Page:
In order to use data within your business, you must first collect that data. Seems simple enough right? You capture some data, store it somewhere and the use that data at a later time in your analysis.
What about data privacy concerns? Where are you collecting your data? How are you protecting that data? Are you collecting/using social network data or other user-generated data from public sources? If you are using data from ‘users’, do they know their data is being collected, stored and used for something other than the system it was generated in?
These types of questions are the ones that every organization and data scientist should constantly be asking, especially if a single byte of captured and/or analyzed data is generated by a consumer or user of your systems.
In addition to the data that you might capture within your organization (and perhaps from social media, blogs and other user-generated content), there will be data available from data brokers. It may not be next week or next year, but you can bet that all the data that are captured via wearables and other Internet of Things devices will be made available for a price.
Over on Business Value Exchange, Helen Beckett, in a post titled “Watch Out! The Personal Data Market is Coming”, writes:
Citizens and consumers, who generate thousands of bytes of data every day – switching on devices or utilities, making purchases, boarding transport or just walking down the street in CCTV cities – can celebrate. The data they collectively generate is an asset that is being mined to create value and making companies and even industries rich on the back of it. Now the personal data exchange is coming.
Companies will jump at the chance to buy data from these brokers and exchanges and begin using that data in their analysis. Just think about how powerful it would be for an insurance company to have access to your health data via Apple Health or Fitbit or data from a device in your car that reports on speed, location, distance driven, etc.
From a data science and an organizational perspective, having access to data like this is an enormous advantage for any company looking to better understand their clients. If you can gather data on individual users daily activities, it makes it much easier to market to those users as well as customize your products/services to those users.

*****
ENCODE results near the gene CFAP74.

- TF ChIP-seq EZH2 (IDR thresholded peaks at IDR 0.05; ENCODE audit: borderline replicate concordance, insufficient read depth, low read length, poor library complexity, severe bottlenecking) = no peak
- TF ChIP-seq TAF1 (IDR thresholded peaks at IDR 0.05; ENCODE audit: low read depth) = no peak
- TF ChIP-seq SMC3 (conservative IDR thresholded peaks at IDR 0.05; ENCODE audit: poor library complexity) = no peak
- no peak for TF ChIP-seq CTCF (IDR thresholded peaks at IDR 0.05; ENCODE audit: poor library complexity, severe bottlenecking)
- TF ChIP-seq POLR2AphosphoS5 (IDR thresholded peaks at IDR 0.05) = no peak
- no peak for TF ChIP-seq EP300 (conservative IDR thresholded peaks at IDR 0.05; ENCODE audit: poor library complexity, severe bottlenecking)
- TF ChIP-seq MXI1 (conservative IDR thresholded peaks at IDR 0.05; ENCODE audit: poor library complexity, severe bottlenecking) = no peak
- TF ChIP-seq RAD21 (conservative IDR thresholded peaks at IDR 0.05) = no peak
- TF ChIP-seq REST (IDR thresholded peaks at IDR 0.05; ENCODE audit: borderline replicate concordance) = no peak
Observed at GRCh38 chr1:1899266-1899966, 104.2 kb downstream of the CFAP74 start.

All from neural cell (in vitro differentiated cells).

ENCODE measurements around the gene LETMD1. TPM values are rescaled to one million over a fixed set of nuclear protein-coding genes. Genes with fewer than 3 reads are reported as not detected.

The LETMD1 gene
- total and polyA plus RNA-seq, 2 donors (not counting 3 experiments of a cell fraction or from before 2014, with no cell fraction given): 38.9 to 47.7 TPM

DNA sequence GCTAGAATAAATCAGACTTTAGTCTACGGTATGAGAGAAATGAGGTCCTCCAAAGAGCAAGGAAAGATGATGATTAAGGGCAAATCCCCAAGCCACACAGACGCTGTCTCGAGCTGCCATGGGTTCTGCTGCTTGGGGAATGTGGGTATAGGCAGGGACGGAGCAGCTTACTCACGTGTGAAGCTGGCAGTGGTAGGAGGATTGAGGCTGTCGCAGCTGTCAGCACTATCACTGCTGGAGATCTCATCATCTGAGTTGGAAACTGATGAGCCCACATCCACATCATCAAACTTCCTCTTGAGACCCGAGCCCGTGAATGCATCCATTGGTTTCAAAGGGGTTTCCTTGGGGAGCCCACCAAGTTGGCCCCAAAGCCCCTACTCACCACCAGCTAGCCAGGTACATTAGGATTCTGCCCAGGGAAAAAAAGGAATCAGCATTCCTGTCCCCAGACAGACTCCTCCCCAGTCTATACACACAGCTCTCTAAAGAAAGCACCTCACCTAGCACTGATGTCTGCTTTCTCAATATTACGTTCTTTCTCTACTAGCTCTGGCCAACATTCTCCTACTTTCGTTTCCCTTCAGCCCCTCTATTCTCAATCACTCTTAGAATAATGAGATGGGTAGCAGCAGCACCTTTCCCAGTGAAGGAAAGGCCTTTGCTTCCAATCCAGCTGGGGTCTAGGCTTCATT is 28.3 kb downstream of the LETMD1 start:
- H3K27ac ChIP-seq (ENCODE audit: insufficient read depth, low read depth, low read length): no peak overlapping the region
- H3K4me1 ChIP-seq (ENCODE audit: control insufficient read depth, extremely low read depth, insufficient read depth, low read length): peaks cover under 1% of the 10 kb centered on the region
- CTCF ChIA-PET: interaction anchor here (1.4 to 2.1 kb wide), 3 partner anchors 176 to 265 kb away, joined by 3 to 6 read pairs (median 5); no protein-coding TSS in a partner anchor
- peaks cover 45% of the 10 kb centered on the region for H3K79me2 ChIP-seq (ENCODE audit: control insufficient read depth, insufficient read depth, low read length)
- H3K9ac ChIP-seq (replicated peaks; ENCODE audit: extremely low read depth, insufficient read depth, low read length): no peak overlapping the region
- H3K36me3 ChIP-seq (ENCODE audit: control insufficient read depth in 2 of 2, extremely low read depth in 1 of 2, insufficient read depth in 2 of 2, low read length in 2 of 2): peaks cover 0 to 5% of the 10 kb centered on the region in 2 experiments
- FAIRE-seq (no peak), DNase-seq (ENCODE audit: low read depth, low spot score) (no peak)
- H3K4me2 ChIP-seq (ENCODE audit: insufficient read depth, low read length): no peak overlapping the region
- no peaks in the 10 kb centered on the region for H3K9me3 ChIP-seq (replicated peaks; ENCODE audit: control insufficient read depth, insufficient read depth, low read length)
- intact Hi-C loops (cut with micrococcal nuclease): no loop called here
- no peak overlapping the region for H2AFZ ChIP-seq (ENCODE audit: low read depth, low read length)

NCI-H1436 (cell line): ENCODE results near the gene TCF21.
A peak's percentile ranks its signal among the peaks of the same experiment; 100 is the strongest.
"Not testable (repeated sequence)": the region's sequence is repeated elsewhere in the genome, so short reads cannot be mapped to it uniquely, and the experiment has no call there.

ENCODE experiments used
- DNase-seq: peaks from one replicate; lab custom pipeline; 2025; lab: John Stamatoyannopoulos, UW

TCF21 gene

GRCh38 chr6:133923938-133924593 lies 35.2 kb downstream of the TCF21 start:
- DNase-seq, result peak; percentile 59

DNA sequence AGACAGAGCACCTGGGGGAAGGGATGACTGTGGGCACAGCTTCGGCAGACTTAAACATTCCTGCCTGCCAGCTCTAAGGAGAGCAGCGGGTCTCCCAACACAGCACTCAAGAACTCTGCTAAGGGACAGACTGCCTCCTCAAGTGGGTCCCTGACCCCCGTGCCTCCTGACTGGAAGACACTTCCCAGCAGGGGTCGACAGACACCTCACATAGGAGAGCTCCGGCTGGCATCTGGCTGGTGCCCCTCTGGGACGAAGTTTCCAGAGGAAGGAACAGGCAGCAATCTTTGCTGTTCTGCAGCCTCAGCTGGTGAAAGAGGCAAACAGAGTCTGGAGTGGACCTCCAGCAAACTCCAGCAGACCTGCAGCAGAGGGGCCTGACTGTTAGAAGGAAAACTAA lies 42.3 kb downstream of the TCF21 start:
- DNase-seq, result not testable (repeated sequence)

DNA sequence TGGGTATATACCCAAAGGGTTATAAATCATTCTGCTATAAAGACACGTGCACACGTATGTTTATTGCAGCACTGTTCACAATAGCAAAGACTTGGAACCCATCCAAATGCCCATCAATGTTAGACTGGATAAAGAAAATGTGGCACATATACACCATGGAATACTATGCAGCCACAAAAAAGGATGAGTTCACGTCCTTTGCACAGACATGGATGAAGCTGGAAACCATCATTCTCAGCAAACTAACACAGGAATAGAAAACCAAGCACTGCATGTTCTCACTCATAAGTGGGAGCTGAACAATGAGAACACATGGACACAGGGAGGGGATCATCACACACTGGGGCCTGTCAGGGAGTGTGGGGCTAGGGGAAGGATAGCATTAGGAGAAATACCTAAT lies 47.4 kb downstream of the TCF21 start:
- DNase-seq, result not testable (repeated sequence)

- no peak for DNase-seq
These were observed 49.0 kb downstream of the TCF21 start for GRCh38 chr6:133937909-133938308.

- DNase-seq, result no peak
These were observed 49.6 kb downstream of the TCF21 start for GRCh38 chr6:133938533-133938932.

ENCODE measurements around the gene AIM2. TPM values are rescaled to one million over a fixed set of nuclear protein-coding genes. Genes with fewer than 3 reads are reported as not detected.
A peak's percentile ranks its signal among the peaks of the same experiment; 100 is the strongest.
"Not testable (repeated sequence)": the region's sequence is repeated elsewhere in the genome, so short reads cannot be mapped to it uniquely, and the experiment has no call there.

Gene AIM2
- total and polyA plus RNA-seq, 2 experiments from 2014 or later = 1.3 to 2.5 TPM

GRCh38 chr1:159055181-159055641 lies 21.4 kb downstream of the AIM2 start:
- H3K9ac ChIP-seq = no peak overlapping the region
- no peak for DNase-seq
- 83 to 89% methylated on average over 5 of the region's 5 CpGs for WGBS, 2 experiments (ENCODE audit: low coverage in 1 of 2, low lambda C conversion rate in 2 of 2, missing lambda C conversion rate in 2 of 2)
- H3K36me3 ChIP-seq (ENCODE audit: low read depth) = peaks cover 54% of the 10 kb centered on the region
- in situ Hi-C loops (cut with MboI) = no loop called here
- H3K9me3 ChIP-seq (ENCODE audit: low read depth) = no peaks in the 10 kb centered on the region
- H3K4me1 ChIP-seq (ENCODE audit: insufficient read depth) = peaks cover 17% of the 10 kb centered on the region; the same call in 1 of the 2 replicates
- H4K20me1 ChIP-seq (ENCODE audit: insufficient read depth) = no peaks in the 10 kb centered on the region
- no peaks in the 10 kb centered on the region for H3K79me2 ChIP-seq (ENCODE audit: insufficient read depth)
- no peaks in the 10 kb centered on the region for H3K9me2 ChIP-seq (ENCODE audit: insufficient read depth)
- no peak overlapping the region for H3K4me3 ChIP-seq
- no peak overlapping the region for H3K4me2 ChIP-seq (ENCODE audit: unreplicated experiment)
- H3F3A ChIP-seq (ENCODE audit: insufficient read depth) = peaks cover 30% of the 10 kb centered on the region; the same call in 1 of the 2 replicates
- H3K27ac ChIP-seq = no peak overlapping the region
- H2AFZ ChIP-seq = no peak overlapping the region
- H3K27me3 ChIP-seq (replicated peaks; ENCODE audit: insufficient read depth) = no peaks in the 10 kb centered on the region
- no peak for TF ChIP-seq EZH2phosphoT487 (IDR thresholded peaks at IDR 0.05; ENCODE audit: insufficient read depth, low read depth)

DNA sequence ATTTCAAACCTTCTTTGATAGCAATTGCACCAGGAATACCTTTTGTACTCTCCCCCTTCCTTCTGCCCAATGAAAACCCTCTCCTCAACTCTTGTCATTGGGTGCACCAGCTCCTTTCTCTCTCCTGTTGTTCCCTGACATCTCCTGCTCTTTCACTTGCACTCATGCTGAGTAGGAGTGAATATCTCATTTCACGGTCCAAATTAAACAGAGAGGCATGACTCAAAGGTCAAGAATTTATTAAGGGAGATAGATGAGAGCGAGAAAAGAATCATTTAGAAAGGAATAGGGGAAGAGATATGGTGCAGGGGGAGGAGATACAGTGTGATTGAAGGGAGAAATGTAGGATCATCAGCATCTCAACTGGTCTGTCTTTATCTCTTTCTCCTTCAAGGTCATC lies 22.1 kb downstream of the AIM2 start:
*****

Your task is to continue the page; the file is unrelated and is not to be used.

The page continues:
From an individual perspective, it is a little frightening to know that every aspect of my driving or my fitness routines (or lack thereof) could find its way into the hands of my insurance company. Likewise, it is disconcerting to know that said data could also make its way into the hands of companies who want to market their services or products to me based on where I’ve driven or how far (or how little) I’ve walked in the last few weeks.
As data scientists and organizations, we want to be able to access and analyze as much data as possible and we want data that is as granular as possible. With personal data available today (or available in the near future), we have very granular data.
As individuals, we are (or should be) concerned with how companies are using our own data. We at least want to know how that data might be used and when it is being used.
This is the dichotomy we face today. We want to use as much data as possible but we also worry about data privacy of our own data. The challenge for any organization or data scientist is to find the right balance between using the right data with the right granularity with necessary privacy issues that consumers need and want.
How is your organization balancing data privacy and data access?
This post is brought to you by HP’s Business Value Exchange.